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Lisa blocked out! - Young MP vows to fight on after defeat

Published:Saturday | September 17, 2016 | 12:00 AMErica Virtue
The victor, Portia Simpson Miller (left), has a hug for the vanquished after the votes were counted at the People’s National Party’s internal poll yesterday.

People's National Party (PNP) delegates locked out Lisa Hanna from the leadership table as yesterday, she failed in her bid to become one of the party's four vice-presidents.

The slap-down reverberated across the length and breadth of the National Arena and beyond as Comrades said no to the brash young member of Parliament who had campaigned on a platform of renewal and rebirth.

Hanna received 1,570 votes to fall 579 behind Dr Angela Brown Burke, Noel Arscott, Dr Fenton Ferguson, and newcomer Dr Wykeham McNeill.

Brown Burke later told journalists that she had planned her success on the work she has done and which, she believed, pulled her across the finish line.

"Certainly, my team and I have done a lot of work. We have gone across the island, listening to the concerns and issues raised by the delegates. I feel their pain. I understand where they want the party to go. I have given my commitment to being their voice where it matters most because the party was built on the backs of the ordinary people," said Brown Burke.




Returning vice-president Ferguson, who polled more votes than party president Portia Simpson Miller, said he was always confident, but he took nothing for granted.

"I am glad to be among the four. I believed that the work I did was enough as I have been across most of the constituencies. Where I wasn't in touch, I had people who were there. I believe that as a person and a politician, I don't seek friends only when I need them. For many, they have said my candidacy was easy, and so I was not a hard sell," a jubilant Ferguson said.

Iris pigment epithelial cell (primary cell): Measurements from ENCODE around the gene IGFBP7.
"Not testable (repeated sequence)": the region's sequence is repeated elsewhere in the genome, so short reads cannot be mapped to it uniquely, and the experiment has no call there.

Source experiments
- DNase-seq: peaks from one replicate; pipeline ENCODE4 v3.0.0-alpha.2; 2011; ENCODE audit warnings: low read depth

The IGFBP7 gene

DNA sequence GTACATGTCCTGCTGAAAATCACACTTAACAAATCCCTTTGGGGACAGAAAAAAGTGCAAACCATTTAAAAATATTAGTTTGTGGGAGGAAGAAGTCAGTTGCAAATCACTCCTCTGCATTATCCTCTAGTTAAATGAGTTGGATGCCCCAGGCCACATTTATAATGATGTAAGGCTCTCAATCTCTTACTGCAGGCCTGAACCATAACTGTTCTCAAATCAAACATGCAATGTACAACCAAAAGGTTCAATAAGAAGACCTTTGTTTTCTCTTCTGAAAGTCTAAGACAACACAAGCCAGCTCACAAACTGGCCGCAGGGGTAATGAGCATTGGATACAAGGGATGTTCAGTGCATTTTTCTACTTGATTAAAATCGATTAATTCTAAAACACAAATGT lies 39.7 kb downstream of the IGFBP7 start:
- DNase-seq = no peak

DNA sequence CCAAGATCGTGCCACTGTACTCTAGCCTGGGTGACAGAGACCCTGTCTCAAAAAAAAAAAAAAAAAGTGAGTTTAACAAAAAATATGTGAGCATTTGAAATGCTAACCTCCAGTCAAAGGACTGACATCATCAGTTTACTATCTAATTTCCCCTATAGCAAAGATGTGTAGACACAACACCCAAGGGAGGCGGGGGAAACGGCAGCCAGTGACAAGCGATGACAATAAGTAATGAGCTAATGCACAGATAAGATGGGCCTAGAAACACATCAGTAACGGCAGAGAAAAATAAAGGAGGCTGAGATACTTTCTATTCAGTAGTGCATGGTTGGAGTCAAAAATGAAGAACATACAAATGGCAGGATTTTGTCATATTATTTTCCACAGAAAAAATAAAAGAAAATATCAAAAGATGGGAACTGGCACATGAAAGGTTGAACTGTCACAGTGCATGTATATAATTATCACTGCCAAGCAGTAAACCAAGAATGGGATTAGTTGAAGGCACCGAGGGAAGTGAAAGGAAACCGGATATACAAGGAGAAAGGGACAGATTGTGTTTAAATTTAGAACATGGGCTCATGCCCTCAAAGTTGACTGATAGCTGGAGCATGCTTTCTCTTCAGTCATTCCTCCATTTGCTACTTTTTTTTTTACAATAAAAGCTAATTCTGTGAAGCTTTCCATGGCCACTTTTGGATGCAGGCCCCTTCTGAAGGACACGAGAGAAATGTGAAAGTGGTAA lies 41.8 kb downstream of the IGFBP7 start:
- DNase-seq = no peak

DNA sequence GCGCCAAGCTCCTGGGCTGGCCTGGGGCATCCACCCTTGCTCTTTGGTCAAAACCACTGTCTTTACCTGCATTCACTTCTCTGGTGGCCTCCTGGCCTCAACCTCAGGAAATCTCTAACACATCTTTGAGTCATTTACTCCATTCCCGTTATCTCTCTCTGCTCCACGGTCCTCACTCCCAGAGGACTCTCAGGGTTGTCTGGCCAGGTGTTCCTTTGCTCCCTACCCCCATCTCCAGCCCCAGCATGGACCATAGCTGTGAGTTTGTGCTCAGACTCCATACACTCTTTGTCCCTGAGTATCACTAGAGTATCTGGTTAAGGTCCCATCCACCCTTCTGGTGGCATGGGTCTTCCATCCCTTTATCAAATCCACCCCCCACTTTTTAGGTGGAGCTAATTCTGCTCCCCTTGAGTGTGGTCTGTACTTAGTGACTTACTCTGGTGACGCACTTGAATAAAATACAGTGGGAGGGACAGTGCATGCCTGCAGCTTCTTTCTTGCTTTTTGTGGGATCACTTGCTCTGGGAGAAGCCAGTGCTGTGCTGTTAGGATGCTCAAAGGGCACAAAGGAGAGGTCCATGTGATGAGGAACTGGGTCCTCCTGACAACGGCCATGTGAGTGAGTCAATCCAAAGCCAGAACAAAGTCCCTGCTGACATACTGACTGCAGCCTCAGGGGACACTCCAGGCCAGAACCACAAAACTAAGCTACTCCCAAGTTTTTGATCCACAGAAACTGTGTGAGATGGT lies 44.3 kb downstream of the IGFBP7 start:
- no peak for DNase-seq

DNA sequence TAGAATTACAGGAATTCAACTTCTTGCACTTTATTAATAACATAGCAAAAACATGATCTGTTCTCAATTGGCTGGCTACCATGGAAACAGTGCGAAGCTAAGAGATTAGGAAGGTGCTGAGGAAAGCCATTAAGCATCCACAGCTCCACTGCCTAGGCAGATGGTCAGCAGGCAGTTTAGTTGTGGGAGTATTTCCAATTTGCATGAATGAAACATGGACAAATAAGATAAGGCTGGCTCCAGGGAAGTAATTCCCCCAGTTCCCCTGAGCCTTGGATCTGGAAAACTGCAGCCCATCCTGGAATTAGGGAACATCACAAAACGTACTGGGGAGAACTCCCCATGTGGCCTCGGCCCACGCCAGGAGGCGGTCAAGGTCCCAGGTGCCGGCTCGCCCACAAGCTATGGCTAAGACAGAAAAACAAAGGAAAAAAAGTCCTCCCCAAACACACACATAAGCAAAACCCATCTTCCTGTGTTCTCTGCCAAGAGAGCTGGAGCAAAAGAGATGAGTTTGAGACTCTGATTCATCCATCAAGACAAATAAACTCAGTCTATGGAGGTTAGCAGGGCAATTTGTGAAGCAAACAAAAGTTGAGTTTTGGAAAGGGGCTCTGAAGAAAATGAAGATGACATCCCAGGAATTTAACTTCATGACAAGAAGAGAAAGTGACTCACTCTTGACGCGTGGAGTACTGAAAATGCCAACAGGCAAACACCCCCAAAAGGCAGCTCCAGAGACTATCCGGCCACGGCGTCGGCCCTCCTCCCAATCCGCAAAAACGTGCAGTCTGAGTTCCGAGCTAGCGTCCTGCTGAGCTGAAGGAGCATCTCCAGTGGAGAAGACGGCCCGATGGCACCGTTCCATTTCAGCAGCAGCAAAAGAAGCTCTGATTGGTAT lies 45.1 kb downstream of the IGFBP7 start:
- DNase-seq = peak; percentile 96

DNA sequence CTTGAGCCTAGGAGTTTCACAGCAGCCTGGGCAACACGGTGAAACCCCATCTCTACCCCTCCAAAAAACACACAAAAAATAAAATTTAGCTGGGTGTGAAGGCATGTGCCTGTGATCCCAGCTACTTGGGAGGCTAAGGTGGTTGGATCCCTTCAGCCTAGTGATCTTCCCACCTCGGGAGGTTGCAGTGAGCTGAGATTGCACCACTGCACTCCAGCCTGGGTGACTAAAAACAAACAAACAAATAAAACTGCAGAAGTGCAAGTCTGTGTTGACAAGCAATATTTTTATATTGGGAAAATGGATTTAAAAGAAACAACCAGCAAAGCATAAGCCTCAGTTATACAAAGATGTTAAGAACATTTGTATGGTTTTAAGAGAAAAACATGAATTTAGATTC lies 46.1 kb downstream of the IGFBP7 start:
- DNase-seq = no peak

Arscott, who was considered to be the weak link among the contestants, finished with the third-highest number of votes.

"I had a great day. The party was on show. I always believed in the delegates, and they took me home. Now the work begins because the struggle continues. The rebuilding of the party begins now," Arscott told The Sunday Gleaner.

For McNeill, the second-time-lucky candidate, the delegates and supporters were on show and they did not let the party down.




"I have worked hard. My team has worked. I have covered this country back and forth. The few places I didn't know, I know now. We did all the work we could have done in an organised way. We hoped for the best, and the delegates brought me home," said McNeill.

"After every contest we go through a process of healing and unity, but the truth of the matter is, we will get through that process and do what we have to do - strengthening our party, revisiting our organisation, becoming a strong parliamentary opposition, and holding the Government accountable for the mistakes they are making," added McNeill.

Hanna, who put on a brave face and addressed the delegates after her defeat, said she remained energised and committed to the PNP.

"We ran a really good campaign. We did the work across the country, and certainly, we have no regrets. We brought some energy to the party. I believe that the programme of work we have set out we have achieved. We have no regrets about how we ran it. We ran a build-up campaign rather than a tear-down campaign. There were many challenges for me as a candidate in terms of the obstacles that were thrown in my way," Hanna told The Sunday Gleaner.

"I have demonstrated that I am a courageous candidate, and my principles and conviction will supersede any kind of dirty politicking," added Hanna, who was given a hug by Simpson Miller.

According to the PNP president, Hanna's time will come.